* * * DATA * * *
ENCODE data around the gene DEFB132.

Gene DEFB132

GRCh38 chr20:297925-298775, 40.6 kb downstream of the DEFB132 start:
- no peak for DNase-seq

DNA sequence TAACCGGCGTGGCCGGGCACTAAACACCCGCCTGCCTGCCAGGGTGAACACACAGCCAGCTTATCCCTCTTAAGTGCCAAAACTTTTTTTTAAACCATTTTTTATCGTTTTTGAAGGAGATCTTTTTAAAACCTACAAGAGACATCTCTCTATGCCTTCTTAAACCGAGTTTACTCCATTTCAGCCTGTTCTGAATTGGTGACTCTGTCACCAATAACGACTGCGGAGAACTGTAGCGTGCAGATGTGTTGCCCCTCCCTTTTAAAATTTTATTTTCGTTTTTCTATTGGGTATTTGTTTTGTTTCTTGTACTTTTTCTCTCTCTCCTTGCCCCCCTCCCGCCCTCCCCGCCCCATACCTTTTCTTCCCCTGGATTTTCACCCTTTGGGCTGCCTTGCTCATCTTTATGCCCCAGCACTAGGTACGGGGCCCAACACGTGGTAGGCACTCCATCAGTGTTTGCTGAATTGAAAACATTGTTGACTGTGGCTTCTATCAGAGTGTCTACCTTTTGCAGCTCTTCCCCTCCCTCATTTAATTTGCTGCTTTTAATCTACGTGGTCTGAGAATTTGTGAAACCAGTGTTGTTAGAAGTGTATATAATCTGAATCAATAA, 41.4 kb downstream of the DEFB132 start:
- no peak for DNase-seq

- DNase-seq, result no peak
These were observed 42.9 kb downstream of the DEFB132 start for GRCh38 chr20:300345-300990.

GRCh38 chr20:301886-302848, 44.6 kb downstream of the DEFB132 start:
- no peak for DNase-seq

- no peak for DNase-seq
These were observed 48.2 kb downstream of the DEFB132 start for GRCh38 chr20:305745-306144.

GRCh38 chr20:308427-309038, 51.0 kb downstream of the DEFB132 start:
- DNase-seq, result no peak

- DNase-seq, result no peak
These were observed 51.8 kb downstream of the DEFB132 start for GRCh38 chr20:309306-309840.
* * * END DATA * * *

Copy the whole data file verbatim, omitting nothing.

ENCODE data around the gene DEFB132.

Gene DEFB132

GRCh38 chr20:297925-298775, 40.6 kb downstream of the DEFB132 start:
- no peak for DNase-seq

DNA sequence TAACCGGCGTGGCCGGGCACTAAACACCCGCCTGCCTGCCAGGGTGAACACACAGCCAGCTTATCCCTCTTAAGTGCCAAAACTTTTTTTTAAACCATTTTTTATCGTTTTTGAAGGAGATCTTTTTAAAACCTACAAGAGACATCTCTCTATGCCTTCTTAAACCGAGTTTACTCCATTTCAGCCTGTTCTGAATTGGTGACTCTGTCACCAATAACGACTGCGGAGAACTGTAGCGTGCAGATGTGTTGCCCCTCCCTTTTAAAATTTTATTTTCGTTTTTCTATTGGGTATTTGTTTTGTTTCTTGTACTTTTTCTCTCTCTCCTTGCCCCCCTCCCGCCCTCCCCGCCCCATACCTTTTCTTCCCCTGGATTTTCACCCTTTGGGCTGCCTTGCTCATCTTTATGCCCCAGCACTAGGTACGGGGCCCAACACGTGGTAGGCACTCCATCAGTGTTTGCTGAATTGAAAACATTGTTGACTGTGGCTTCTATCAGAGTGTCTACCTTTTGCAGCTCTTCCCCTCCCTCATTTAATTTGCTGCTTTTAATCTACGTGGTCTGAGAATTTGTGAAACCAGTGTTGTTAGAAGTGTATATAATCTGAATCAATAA, 41.4 kb downstream of the DEFB132 start:
- no peak for DNase-seq

- DNase-seq, result no peak
These were observed 42.9 kb downstream of the DEFB132 start for GRCh38 chr20:300345-300990.

GRCh38 chr20:301886-302848, 44.6 kb downstream of the DEFB132 start:
- no peak for DNase-seq

- no peak for DNase-seq
These were observed 48.2 kb downstream of the DEFB132 start for GRCh38 chr20:305745-306144.

GRCh38 chr20:308427-309038, 51.0 kb downstream of the DEFB132 start:
- DNase-seq, result no peak

- DNase-seq, result no peak
These were observed 51.8 kb downstream of the DEFB132 start for GRCh38 chr20:309306-309840.